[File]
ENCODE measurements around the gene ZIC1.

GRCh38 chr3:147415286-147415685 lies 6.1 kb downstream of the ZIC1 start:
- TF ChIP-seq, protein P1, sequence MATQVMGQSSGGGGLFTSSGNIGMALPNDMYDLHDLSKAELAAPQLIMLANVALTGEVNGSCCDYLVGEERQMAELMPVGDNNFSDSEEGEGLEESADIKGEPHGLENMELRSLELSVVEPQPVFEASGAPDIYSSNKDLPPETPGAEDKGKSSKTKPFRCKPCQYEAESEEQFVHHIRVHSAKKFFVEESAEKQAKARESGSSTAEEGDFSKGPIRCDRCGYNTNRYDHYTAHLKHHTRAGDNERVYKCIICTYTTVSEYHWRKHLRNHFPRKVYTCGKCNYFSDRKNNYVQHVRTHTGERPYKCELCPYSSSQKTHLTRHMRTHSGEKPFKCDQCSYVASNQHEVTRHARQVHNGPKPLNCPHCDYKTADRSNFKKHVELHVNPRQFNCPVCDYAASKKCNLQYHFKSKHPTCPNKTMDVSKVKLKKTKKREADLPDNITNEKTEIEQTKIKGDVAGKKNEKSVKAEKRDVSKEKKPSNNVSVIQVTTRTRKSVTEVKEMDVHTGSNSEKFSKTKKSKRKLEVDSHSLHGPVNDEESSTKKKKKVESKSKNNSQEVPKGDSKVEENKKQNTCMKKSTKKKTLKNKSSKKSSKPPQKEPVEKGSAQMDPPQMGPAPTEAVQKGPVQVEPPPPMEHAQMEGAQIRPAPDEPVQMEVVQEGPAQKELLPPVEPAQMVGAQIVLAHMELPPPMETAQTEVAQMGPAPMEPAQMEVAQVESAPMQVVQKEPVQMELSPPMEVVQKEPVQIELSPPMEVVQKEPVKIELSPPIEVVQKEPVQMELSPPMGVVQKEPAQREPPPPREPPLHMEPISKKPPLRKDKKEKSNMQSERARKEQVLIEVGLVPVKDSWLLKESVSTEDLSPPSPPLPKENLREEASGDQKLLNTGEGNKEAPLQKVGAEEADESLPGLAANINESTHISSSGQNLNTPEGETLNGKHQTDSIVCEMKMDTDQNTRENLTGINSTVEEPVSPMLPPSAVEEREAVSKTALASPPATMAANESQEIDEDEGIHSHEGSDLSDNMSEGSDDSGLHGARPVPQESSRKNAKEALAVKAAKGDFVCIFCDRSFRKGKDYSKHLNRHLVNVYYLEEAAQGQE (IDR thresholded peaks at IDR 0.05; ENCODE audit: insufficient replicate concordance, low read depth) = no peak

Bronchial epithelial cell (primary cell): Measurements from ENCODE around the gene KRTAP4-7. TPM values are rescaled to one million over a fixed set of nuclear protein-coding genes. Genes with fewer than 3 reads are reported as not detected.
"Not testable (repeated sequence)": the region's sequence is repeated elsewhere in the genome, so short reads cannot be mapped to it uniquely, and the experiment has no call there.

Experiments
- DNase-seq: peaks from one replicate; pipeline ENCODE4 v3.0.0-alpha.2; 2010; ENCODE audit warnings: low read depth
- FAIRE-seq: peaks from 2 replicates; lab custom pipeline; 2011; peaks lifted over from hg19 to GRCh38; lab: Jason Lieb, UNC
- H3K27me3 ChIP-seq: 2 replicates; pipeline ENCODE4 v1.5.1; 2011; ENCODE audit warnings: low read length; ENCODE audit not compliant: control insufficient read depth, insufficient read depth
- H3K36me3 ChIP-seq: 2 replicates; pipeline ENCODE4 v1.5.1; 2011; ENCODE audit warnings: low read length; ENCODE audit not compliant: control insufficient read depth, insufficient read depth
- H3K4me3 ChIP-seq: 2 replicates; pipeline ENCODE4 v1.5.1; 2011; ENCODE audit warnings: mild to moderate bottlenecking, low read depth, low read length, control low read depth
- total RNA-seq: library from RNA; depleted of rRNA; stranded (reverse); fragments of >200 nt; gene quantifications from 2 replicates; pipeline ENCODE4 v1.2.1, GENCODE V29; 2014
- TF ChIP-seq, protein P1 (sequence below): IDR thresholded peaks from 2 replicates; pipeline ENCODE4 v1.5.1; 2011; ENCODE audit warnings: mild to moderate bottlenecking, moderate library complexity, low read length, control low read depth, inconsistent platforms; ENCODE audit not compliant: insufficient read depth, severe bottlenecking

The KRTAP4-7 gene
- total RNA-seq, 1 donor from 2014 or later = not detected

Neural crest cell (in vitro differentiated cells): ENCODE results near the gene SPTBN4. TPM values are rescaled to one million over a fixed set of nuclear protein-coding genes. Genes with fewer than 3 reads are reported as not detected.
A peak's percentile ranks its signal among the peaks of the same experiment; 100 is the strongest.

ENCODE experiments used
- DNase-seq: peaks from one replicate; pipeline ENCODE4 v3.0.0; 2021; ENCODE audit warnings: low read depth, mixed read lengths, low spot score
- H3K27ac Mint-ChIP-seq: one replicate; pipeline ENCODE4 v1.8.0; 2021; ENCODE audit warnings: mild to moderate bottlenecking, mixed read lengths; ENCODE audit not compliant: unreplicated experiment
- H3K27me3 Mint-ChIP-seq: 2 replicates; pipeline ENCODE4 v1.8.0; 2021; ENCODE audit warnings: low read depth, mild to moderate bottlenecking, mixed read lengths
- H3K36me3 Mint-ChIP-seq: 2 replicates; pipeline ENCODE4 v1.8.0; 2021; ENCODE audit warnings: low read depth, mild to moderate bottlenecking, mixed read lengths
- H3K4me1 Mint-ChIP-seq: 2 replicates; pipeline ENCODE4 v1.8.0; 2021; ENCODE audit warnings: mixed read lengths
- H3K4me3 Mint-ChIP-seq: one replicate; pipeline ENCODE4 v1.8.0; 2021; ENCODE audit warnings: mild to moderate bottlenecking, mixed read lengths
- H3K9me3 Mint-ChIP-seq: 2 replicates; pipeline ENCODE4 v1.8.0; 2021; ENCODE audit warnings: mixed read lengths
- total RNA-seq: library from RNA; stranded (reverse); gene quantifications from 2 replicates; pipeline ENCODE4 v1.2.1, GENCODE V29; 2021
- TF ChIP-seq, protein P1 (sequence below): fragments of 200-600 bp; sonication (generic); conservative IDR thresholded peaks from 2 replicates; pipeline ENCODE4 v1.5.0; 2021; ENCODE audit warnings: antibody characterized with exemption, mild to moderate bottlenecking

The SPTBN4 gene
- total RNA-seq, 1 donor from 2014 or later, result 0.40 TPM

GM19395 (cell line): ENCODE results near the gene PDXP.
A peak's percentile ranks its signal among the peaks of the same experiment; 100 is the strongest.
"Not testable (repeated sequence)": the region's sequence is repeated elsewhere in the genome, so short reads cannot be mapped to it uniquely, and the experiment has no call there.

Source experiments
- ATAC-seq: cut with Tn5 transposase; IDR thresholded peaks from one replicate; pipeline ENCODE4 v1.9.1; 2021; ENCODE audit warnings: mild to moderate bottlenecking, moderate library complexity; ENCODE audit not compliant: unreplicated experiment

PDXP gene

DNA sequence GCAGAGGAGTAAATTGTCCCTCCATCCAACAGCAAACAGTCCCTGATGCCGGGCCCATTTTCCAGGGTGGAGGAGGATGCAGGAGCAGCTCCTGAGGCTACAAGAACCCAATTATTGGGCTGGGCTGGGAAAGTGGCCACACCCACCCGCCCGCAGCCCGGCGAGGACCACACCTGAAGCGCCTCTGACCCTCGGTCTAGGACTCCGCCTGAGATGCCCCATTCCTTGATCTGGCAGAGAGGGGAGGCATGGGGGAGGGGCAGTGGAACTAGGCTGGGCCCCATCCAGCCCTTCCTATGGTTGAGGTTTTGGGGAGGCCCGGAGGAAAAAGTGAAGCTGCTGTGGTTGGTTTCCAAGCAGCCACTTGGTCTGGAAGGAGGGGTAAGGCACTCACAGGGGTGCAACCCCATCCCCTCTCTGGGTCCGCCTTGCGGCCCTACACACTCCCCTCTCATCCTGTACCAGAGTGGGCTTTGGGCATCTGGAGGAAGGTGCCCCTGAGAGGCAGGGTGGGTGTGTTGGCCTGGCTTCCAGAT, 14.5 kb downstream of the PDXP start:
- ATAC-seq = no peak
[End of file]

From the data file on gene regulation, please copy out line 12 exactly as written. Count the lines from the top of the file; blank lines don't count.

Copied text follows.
- total RNA-seq: library from RNA; depleted of rRNA; stranded (reverse); fragments of >200 nt; gene quantifications from 2 replicates; pipeline ENCODE4 v1.2.1, GENCODE V29; 2014